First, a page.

Vision Zero

Edmonton's 'war on the car' is a dog whistle by Tim Querengesser

Hear that? It's the Edmonton Journal whistling for a bunch of dogs, throwing us another chapter in the bunk narrative of motorists versus pedestrians and cyclists. 

On Monday, the Journal editorial board argued that the city's proposed changes to the west end of Jasper Avenue suggest it has the "unspoken goal" of making driving a private automobile so frustrating that motorists just give up.

The suggestion riles up a huge majority of Edmonton residents, so bravo, Journal editorial writers. These residents are forced to drive because, well, Edmonton has outsourced mobility to the private automobile in this city on a scale other Canadian cities have recognized is unsustainable.

But the rile up is based on pure fiction — that giving an inch to pedestrians and cyclists means taking it from motorists.

Not true. 

The proposed changes to Jasper Avenue's west end — narrower lanes, transit buses sharing lanes with other vehicles and the overkill third lane being converted to event space and parking (though, let's be honest, the city hopes it'll be parking) — are all built around preserving Jasper as a vehicle-flow conduit. 

If you've been to the many open houses on the re-envisioning of Jasper Avenue project, you'll have heard from the overwhelming majority who come out and tell the polite, if potentially frightened city planners, that what they want is a street that does what the Journal editorial writers seem to think is impossible: a street that both offers a place that's inviting and safe to be a pedestrian, while also allowing motorists to flow through their neighbourhoods.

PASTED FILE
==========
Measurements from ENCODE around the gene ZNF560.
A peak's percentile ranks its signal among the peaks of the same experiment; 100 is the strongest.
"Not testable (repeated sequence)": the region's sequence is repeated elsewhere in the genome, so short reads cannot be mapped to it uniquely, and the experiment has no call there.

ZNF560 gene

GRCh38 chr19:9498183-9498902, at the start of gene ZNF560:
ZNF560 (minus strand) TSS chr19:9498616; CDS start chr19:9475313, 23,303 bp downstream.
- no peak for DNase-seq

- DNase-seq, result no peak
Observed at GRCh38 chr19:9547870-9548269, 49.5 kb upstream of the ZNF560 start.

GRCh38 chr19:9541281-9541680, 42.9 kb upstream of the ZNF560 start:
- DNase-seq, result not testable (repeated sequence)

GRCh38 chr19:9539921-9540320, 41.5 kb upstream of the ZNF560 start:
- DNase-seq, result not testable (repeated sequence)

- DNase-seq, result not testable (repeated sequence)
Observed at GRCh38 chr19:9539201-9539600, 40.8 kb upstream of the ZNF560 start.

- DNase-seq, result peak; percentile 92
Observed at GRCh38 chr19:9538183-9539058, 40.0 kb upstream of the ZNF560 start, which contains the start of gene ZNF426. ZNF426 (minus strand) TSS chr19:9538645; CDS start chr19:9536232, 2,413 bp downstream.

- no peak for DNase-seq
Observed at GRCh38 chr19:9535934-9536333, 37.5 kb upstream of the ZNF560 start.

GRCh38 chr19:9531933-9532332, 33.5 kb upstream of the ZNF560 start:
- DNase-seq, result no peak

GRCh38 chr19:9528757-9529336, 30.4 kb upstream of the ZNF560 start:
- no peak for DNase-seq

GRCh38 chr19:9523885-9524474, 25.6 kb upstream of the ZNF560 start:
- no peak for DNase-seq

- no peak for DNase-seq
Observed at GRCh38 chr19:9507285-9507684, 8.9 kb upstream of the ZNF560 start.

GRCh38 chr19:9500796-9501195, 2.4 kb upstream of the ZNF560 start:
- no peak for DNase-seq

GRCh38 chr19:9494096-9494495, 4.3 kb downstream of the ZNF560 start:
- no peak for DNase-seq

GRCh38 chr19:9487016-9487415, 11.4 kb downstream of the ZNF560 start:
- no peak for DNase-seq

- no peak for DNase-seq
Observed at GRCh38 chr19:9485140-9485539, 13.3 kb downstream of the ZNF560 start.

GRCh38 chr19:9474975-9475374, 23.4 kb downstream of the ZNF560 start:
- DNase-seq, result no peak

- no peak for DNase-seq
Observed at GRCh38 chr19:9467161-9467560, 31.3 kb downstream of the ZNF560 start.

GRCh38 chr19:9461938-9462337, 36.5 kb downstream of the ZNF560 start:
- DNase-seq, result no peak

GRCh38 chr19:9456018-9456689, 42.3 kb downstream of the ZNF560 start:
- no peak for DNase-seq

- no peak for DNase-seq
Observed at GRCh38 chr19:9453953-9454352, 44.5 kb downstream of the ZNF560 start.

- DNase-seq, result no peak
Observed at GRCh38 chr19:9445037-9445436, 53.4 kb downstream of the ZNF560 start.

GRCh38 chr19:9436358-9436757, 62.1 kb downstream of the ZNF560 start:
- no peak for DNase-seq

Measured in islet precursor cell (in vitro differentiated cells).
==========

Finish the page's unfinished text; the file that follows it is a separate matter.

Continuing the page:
It isn't impossible. That's the false premise this argument is built upon.

Why? It's all about size.

Edmonton's traffic lanes are among the widest in the world. Some are wider than fourteen-and-a-half feet. The emerging '10 not 12' movement in the United States is using hard, scientific research to back up the assertion that reducing lane width slows traffic to a speed that sees more pedestrians survive when struck by motorists, but also allows traffic lights to be timed more effectively to ensure traffic continues to flow while also allowing pedestrians increased safety. 

There is a win win in this thinking. Jasper Avenue could be a place where multiple forms of mobility exist, rather than just one dominant one, with all other users risking their lives to exist there, as is the current case.

What needs to change most isn't Jasper Avenue, though. It's our mentality. We continue to live in the false idea of road scarcity. Any change, so goes this thinking, threatens the status quo, threatens the entitled right we have to drive without delay. 

We can re-invent Jasper Avenue to be more pedestrian friendly. Shops along the avenue will thrive, since pedestrians spend more time (and money) than do motorists driving through an area on their way to somewhere else. A sense of place will return to a street we talk of as our 'Main Street' but is something of a hybrid between a freeway and a pedestrian mall.

The war on the car is a false conversation in Edmonton. The war was fought. The car won. All the rest of us are asking for with projects like changes to Jasper Avenue is simple co-existence. 

* Full disclosure: I was nearly hit by the driver of an Edmonton Transit bus on Jasper Ave. this morning. I was in a crosswalk. 

© Copyright 2017 Tim Querengesser. No reproductions without license. Image: Flickr/Ishikawa Ken